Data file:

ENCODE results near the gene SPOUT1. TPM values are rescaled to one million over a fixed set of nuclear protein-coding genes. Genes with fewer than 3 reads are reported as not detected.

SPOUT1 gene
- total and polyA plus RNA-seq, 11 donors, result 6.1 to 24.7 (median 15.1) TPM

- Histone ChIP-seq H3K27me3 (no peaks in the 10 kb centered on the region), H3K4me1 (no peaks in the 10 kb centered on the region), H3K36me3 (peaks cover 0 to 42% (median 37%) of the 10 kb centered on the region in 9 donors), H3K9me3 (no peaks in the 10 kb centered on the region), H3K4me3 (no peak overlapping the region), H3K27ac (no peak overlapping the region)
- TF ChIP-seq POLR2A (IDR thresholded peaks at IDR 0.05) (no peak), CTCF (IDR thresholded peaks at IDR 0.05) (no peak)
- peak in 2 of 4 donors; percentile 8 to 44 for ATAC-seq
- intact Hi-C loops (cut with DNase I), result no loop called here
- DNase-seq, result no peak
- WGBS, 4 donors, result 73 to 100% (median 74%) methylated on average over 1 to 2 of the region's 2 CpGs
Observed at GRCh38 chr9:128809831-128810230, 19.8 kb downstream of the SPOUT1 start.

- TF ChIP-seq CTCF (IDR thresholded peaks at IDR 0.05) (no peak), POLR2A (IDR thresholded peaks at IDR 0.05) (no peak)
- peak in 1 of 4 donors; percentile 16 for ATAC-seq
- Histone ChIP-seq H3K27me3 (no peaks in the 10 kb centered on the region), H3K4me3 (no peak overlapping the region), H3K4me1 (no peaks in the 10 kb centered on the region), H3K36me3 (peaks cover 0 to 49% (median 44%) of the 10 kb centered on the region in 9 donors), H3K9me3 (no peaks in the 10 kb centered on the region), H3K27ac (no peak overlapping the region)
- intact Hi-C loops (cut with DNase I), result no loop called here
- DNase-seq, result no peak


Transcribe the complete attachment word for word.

ENCODE results near the gene SPOUT1. TPM values are rescaled to one million over a fixed set of nuclear protein-coding genes. Genes with fewer than 3 reads are reported as not detected.

SPOUT1 gene
- total and polyA plus RNA-seq, 11 donors, result 6.1 to 24.7 (median 15.1) TPM

- Histone ChIP-seq H3K27me3 (no peaks in the 10 kb centered on the region), H3K4me1 (no peaks in the 10 kb centered on the region), H3K36me3 (peaks cover 0 to 42% (median 37%) of the 10 kb centered on the region in 9 donors), H3K9me3 (no peaks in the 10 kb centered on the region), H3K4me3 (no peak overlapping the region), H3K27ac (no peak overlapping the region)
- TF ChIP-seq POLR2A (IDR thresholded peaks at IDR 0.05) (no peak), CTCF (IDR thresholded peaks at IDR 0.05) (no peak)
- peak in 2 of 4 donors; percentile 8 to 44 for ATAC-seq
- intact Hi-C loops (cut with DNase I), result no loop called here
- DNase-seq, result no peak
- WGBS, 4 donors, result 73 to 100% (median 74%) methylated on average over 1 to 2 of the region's 2 CpGs
Observed at GRCh38 chr9:128809831-128810230, 19.8 kb downstream of the SPOUT1 start.

- TF ChIP-seq CTCF (IDR thresholded peaks at IDR 0.05) (no peak), POLR2A (IDR thresholded peaks at IDR 0.05) (no peak)
- peak in 1 of 4 donors; percentile 16 for ATAC-seq
- Histone ChIP-seq H3K27me3 (no peaks in the 10 kb centered on the region), H3K4me3 (no peak overlapping the region), H3K4me1 (no peaks in the 10 kb centered on the region), H3K36me3 (peaks cover 0 to 49% (median 44%) of the 10 kb centered on the region in 9 donors), H3K9me3 (no peaks in the 10 kb centered on the region), H3K27ac (no peak overlapping the region)
- intact Hi-C loops (cut with DNase I), result no loop called here
- DNase-seq, result no peak